In recent years we have been inundated with findings revealing the major role our gut microbiome plays in a number of health conditions, from obesity to cancer and mental health. As our regular readers will know, research into the skin microbiome has since followed suit. But only recently has the composition of the scalp microbiome, and its effect on scalp health, been studied.
So, what microbes are living on our scalp? In a study of 140 Indian women, Propionibacterium acnes and Staphylococcus epidermis emerged as the core bacterial species (1) whilst Malassezia restricta and Malassezia globosa were the most common fungal colonisers.
A dysbiosis of any microbiome can have knock-on effects and this is also true of the scalp microbiome. What do the findings mean? Researchers of the study found that a high ratio of S. epidermis was associated with dandruff, whereas P. acnes was associated with a healthy scalp.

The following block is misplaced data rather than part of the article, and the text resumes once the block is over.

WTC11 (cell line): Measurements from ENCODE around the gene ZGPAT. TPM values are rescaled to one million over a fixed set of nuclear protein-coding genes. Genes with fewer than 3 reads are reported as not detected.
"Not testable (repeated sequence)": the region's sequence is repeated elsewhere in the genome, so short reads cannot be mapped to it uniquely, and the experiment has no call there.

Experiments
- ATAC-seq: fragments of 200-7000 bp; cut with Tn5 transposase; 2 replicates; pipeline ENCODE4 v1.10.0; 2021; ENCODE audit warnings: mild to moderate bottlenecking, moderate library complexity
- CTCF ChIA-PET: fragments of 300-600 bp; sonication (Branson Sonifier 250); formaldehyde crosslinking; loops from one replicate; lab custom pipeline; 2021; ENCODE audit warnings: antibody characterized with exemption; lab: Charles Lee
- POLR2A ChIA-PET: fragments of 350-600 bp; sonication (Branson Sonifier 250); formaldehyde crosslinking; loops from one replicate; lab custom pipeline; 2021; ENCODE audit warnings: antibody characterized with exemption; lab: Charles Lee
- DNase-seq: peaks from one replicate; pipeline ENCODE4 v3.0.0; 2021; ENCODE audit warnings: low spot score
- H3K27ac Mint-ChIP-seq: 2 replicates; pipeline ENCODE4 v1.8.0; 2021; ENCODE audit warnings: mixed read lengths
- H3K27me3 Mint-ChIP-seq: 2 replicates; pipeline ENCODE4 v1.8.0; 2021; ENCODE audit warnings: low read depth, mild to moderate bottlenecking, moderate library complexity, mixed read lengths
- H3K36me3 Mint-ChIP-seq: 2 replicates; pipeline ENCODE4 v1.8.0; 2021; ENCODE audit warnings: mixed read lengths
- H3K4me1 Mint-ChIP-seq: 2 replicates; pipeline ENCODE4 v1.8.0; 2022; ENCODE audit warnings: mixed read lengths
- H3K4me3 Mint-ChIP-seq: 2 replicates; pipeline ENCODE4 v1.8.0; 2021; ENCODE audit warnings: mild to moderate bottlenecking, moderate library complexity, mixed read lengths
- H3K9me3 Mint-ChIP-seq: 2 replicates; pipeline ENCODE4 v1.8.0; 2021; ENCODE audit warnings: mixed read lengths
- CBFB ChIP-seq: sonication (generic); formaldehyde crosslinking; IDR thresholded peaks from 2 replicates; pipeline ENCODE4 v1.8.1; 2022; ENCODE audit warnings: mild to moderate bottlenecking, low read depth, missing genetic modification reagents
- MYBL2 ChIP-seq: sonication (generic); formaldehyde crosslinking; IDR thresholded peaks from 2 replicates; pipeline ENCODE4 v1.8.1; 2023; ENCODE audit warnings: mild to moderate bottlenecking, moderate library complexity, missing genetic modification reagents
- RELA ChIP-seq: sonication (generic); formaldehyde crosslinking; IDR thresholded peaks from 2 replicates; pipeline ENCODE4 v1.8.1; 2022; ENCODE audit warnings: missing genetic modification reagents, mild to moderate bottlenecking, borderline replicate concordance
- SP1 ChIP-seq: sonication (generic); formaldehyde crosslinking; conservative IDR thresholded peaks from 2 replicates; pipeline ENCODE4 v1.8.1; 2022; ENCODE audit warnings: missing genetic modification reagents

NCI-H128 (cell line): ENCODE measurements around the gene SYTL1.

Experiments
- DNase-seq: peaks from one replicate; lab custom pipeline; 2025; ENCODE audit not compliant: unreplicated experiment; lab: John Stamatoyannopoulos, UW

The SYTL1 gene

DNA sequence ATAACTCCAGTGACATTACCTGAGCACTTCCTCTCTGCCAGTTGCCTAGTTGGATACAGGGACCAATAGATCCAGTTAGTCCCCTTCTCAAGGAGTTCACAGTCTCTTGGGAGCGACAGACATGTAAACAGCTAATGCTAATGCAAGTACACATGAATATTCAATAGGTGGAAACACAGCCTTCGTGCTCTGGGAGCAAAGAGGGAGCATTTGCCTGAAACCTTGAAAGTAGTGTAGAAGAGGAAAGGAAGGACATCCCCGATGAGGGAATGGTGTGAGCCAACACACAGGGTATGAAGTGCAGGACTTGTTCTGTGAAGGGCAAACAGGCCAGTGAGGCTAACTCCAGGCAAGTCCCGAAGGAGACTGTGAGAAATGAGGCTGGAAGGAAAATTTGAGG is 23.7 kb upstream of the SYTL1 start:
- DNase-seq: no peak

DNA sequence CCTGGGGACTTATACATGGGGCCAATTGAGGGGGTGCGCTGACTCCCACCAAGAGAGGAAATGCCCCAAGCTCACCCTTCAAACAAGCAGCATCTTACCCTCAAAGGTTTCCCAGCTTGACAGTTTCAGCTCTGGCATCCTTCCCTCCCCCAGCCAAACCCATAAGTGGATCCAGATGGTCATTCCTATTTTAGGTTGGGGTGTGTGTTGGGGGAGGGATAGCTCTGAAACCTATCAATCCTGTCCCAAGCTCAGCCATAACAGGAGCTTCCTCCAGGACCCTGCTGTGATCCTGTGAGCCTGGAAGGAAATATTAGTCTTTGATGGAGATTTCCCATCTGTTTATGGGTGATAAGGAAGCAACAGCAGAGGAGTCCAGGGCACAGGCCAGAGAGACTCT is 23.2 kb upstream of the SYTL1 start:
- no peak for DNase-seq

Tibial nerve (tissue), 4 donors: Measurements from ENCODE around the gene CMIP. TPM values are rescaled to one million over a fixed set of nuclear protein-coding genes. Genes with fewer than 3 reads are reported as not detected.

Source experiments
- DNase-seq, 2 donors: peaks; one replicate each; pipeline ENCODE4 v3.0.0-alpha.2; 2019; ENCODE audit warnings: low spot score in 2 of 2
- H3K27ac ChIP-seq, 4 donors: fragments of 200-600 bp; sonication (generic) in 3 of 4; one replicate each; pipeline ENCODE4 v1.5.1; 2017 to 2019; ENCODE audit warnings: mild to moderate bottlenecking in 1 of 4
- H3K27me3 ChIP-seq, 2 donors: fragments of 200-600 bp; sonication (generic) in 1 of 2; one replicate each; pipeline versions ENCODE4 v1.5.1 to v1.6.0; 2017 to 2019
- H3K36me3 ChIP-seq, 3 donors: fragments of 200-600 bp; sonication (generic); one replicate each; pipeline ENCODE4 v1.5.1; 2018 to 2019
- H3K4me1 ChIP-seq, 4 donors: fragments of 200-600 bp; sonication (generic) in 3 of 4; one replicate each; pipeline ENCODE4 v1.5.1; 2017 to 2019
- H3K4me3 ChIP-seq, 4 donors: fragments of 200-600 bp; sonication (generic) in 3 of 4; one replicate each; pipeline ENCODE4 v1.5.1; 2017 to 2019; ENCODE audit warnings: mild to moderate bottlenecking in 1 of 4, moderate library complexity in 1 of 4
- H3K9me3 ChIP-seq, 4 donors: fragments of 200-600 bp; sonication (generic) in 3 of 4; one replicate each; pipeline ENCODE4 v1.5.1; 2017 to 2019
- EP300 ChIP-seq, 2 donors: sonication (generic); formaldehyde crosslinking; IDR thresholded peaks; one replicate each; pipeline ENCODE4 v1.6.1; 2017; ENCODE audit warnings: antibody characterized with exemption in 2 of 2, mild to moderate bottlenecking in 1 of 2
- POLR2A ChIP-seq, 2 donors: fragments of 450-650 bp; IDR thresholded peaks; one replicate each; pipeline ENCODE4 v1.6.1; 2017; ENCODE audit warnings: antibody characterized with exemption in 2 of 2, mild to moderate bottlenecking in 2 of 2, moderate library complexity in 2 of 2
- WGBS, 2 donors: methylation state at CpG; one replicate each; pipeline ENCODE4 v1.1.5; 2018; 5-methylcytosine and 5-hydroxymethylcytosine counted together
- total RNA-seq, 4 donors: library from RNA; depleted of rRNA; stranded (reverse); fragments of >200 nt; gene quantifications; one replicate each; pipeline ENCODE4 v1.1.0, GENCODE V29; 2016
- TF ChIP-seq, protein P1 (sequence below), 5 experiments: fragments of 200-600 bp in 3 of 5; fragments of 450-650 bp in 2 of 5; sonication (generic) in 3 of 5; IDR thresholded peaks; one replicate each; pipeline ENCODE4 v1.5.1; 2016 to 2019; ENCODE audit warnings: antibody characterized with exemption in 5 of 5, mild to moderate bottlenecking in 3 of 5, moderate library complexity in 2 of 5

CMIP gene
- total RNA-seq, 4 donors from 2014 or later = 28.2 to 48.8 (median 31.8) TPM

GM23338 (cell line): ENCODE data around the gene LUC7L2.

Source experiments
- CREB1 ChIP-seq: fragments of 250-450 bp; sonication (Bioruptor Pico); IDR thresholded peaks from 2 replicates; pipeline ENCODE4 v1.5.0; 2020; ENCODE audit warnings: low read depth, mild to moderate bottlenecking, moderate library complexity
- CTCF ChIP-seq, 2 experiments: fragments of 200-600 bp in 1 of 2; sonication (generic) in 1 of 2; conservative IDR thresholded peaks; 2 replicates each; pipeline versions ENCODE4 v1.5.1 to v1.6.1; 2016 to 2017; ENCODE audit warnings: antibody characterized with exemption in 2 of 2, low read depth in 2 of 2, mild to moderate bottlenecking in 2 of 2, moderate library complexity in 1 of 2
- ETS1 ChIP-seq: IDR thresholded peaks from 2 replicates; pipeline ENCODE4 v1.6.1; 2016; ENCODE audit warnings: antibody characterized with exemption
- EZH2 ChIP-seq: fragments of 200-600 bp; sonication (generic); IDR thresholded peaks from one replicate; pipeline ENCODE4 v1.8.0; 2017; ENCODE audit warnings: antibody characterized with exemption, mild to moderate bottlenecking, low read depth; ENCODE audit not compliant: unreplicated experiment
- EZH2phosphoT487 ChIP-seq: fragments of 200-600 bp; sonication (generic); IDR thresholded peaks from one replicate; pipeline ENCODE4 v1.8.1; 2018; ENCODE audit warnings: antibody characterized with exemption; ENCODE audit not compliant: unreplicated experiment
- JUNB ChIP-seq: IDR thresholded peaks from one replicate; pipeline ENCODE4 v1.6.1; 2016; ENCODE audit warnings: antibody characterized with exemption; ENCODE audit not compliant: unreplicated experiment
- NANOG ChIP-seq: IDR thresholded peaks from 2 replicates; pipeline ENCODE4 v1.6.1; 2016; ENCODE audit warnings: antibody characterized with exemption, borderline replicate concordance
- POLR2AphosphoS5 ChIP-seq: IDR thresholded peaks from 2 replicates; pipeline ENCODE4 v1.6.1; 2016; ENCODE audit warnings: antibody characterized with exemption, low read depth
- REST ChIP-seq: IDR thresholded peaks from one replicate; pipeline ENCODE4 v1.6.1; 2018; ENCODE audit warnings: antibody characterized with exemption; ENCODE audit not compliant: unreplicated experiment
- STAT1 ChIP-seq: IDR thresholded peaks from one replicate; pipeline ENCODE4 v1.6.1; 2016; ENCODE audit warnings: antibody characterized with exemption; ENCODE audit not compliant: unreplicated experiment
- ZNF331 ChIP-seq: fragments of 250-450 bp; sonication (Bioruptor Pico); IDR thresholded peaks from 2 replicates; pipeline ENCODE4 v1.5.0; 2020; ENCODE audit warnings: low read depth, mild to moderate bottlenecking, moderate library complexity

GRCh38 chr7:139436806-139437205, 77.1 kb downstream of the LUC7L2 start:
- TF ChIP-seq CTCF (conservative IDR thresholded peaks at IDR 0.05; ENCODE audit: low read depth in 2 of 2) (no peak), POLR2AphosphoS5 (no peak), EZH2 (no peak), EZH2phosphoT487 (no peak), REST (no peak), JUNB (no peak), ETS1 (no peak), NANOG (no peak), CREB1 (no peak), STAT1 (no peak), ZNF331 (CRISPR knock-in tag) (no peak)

The composition of fungal species was also important, with a lower M. restricta to M. globosa ratio characteristic of a healthy scalp. These findings, which echo wider recent studies undertaken in different geographies, suggest that the antagonistic relationship between microbial species could be used as a biomarker to help diagnose and prevent dandruff. Say goodbye to those pesky white flakes!
References: Department of Biological Sciences, Indian Institute of Science Education and Research – Comparison of healthy and dandruff scalp microbiome reveals the role of commensals in scalp health